LifestyleGrammys on the Hill: Advocating for AI fakes and high ticket prices

Grammys on the Hill: Advocating for AI fakes and high ticket prices

The Recording Academy came to Washington, D.C., for their annual Grammys on the Hill, a time to advocate about issues affecting music creatives. This year, Grammy winners and nominees visited the White House and Capitol Hill to discuss AI fakes and high concert ticket prices, while also taking time to honor their own and two congressional leaders with Grammys on the Hill Awards.  

Singer, composer, producer, advocate, and nine-time Grammy winner Sheryl Crow and Congressional members Sens. John Cornyn (R-Texas) and Amy Klobuchar (D-Minn.) were awarded for their significant contributions in supporting music creators. 

Talking AI and High Ticket Prices with U.S. Political Leaders

The Recording Academy continues to call on Congress to protect the image, likeness and voice of individual creators from AI fakes. 

Legislative measures such as the No AI FRAUD Act in the House of Representatives and the Senate’s No FAKES Act are in the discussion draft phase. 

A second issue is reforming the live event ticket marketplace to protect artists and fans through legislation. This includes the Senate’s Fans First Act and a similar House bill, the TICKET Act. 

On May 1, music creative advocates went to the U.S. Capitol for several meetings with Congressional members seeking support for these issues and bills. Rep. María Elvira Salazar (R-FL) addressed the group.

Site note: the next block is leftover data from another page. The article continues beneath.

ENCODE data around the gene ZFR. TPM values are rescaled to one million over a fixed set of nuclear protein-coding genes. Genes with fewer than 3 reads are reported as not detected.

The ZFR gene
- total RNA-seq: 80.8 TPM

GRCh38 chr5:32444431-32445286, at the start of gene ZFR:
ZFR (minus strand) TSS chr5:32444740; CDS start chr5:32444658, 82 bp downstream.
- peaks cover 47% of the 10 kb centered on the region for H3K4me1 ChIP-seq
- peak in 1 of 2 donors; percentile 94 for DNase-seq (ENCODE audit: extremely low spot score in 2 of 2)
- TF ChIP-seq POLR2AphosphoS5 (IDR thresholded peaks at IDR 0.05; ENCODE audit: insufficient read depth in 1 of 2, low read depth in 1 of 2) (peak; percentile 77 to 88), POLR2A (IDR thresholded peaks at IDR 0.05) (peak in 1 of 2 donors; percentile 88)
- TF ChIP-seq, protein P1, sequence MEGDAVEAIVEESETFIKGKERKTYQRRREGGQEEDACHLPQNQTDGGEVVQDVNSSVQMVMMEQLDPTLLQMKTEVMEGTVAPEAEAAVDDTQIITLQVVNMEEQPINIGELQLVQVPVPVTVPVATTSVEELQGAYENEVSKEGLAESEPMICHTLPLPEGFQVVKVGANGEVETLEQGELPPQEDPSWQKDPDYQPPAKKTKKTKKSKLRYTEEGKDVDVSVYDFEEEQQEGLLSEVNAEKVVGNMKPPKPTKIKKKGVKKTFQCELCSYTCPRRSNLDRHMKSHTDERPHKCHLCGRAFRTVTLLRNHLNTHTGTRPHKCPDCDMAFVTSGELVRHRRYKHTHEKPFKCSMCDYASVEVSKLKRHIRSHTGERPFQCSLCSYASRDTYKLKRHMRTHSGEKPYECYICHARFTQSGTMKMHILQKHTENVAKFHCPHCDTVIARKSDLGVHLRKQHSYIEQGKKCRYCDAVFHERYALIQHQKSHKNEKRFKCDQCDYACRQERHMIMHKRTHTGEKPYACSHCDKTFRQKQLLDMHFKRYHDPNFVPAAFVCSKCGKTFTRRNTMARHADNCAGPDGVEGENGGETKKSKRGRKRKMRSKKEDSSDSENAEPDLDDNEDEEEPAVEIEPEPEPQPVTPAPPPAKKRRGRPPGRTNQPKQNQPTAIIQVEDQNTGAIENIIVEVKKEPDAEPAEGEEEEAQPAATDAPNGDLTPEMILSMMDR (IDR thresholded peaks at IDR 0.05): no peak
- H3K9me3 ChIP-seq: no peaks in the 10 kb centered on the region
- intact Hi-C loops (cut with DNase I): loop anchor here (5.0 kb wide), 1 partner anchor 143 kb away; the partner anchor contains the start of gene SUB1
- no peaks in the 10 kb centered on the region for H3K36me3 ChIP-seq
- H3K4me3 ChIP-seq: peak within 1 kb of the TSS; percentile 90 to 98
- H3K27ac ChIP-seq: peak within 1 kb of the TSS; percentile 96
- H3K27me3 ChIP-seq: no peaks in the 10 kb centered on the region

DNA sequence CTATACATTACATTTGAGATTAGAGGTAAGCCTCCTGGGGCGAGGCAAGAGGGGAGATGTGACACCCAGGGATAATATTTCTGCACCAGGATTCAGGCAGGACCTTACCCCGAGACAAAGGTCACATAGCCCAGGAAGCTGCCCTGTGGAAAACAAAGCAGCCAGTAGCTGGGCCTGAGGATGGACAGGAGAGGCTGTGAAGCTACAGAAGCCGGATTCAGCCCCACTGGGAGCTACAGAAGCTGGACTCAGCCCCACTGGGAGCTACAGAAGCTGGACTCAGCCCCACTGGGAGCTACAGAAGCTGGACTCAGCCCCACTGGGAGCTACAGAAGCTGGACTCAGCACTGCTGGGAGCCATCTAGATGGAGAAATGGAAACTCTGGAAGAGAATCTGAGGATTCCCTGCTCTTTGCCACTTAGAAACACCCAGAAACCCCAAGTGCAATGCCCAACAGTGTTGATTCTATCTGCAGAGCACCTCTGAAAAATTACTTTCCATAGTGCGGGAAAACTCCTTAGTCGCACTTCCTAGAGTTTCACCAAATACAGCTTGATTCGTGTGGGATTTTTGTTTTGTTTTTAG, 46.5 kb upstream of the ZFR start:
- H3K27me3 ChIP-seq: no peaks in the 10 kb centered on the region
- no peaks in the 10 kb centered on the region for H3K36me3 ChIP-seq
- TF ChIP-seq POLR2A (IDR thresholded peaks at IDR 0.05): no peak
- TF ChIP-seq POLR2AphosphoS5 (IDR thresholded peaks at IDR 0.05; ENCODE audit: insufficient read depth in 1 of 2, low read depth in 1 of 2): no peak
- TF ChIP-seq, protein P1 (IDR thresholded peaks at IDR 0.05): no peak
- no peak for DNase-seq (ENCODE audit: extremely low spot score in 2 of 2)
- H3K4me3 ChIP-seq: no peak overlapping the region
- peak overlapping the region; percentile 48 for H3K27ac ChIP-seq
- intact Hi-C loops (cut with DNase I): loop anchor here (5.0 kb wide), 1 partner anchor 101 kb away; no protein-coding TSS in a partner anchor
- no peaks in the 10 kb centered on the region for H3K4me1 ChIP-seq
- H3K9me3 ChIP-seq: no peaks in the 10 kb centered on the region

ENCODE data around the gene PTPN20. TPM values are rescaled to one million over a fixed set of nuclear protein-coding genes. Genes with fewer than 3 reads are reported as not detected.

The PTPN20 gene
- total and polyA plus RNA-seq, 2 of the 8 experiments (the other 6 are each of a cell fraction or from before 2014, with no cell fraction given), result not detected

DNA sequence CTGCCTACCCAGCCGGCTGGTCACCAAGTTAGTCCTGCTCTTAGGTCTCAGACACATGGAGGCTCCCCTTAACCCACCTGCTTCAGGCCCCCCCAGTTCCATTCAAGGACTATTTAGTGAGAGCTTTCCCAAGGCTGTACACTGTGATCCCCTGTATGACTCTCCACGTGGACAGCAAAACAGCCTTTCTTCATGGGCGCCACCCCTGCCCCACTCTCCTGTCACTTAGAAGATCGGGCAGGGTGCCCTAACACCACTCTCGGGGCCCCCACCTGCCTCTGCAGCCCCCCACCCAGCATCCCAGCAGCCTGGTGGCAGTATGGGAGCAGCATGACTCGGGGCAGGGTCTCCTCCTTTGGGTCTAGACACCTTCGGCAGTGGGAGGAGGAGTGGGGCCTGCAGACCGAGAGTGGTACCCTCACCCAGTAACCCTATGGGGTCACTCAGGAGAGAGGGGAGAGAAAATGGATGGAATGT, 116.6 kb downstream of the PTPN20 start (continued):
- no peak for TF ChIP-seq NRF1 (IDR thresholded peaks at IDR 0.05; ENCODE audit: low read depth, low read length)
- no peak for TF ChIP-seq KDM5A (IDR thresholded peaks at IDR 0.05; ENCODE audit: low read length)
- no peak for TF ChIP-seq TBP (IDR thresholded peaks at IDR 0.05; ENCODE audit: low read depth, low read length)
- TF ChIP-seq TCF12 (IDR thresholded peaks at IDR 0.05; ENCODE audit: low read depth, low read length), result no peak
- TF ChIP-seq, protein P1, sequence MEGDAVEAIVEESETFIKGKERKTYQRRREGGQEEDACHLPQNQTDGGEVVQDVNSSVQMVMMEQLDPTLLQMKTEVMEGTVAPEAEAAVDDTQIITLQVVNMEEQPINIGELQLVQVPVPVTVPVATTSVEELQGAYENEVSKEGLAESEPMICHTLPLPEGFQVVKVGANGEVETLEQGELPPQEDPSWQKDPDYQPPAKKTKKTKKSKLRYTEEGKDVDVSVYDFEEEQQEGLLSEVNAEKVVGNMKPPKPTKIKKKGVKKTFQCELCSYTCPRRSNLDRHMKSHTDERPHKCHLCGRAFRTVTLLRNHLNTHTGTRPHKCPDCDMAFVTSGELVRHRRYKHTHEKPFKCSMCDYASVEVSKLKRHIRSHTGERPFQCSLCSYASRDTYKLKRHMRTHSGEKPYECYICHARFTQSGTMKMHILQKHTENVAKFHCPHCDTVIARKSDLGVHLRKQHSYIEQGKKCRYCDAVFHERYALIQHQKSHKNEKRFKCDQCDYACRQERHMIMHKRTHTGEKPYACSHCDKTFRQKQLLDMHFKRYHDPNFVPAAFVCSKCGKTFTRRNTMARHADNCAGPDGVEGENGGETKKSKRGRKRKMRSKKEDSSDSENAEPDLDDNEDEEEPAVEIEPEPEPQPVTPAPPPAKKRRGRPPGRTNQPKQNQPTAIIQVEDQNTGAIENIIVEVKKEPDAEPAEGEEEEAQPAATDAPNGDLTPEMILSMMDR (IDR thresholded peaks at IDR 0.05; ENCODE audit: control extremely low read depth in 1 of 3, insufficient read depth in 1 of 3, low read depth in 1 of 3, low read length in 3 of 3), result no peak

“Your identity is in danger because of artificial intelligence,” Salazar asserted. “Did you know that right now, someone with not very good intentions can grab the image and voice and likeness of your daughter and transfer that information to make pornography?” 

Later that day, more than 60 advocates headed to the White House to discuss AI policy with senior members of the Biden-Harris Administration. While at the White House, advocates were briefed on AI policy, ticket reforms, the National Endowment for the Arts, and the President’s work on gun violence. That was followed by a special conversation with Press Secretary Karine Jean-Pierre. 

Hearing Directly from Grammy Winners and Nominees

Consumers have been horrified by the rising cost of concert tickets. But it is another thing to hear successful recording artists talk about what they encountered when buying tickets to hear live music. 

“Well, I can attest as a husband and dad with a family that wanted to see Taylor Swift, the ticket prices were out of control,” said musician, composer, producer, and five-time Grammy winner Jimmy Jam, “A lot of the time, it’s not really the artist benefitting from the higher prices. Artists set their ticket price, but because of a type of deregulation, those tickets are allowed to be sold at really exorbitant prices.”

Vocalist Patti Austin, known for her hit records in R&B, jazz, and pop, was among Grammy artists who came to speak with legislators. She is a seven-time Grammy nominee and has received one. Austin is also the founder of the mentoring organization The Over My Shoulder Foundation. She has a clear perspective about the impact of AI and skyrocketing ticket prices on music creatives. 

“You gotta stop the pimping because that’s what’s going on with ticket prices. I’m gonna take your talent and monetize it,” Austin continued. “We’ve known about AI for a long time. We’ve watched what technology has done to every industry on planet Earth.”

Learn more about Grammys on the Hill and the Recording Academy’s advocacy work at https://www.recordingacademy.com.

Source: Washington Informer

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